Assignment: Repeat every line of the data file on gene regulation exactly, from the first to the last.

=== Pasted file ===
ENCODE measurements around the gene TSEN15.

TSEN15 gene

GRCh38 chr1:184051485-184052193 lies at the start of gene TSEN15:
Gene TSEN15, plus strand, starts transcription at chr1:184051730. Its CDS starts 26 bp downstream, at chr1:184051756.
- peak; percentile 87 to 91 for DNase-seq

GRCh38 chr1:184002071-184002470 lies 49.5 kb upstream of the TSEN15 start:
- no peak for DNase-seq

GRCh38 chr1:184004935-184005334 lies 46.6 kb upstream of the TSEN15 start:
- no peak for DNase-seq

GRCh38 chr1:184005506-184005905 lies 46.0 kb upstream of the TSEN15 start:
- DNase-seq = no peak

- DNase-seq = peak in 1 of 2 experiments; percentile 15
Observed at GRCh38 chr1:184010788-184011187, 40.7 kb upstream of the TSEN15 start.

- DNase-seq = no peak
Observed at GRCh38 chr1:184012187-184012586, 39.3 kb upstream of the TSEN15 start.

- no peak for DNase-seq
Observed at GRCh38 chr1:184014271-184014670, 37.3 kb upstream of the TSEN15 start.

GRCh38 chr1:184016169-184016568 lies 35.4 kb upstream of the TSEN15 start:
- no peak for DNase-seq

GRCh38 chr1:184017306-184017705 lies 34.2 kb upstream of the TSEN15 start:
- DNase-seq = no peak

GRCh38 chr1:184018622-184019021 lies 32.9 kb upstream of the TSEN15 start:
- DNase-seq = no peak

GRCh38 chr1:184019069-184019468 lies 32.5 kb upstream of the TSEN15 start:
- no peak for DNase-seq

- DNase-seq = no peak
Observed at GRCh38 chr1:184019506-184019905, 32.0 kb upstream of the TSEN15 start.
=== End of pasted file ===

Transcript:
ENCODE measurements around the gene TSEN15.

TSEN15 gene

GRCh38 chr1:184051485-184052193 lies at the start of gene TSEN15:
Gene TSEN15, plus strand, starts transcription at chr1:184051730. Its CDS starts 26 bp downstream, at chr1:184051756.
- peak; percentile 87 to 91 for DNase-seq

GRCh38 chr1:184002071-184002470 lies 49.5 kb upstream of the TSEN15 start:
- no peak for DNase-seq

GRCh38 chr1:184004935-184005334 lies 46.6 kb upstream of the TSEN15 start:
- no peak for DNase-seq

GRCh38 chr1:184005506-184005905 lies 46.0 kb upstream of the TSEN15 start:
- DNase-seq = no peak

- DNase-seq = peak in 1 of 2 experiments; percentile 15
Observed at GRCh38 chr1:184010788-184011187, 40.7 kb upstream of the TSEN15 start.

- DNase-seq = no peak
Observed at GRCh38 chr1:184012187-184012586, 39.3 kb upstream of the TSEN15 start.

- no peak for DNase-seq
Observed at GRCh38 chr1:184014271-184014670, 37.3 kb upstream of the TSEN15 start.

GRCh38 chr1:184016169-184016568 lies 35.4 kb upstream of the TSEN15 start:
- no peak for DNase-seq

GRCh38 chr1:184017306-184017705 lies 34.2 kb upstream of the TSEN15 start:
- DNase-seq = no peak

GRCh38 chr1:184018622-184019021 lies 32.9 kb upstream of the TSEN15 start:
- DNase-seq = no peak

GRCh38 chr1:184019069-184019468 lies 32.5 kb upstream of the TSEN15 start:
- no peak for DNase-seq

- DNase-seq = no peak
Observed at GRCh38 chr1:184019506-184019905, 32.0 kb upstream of the TSEN15 start.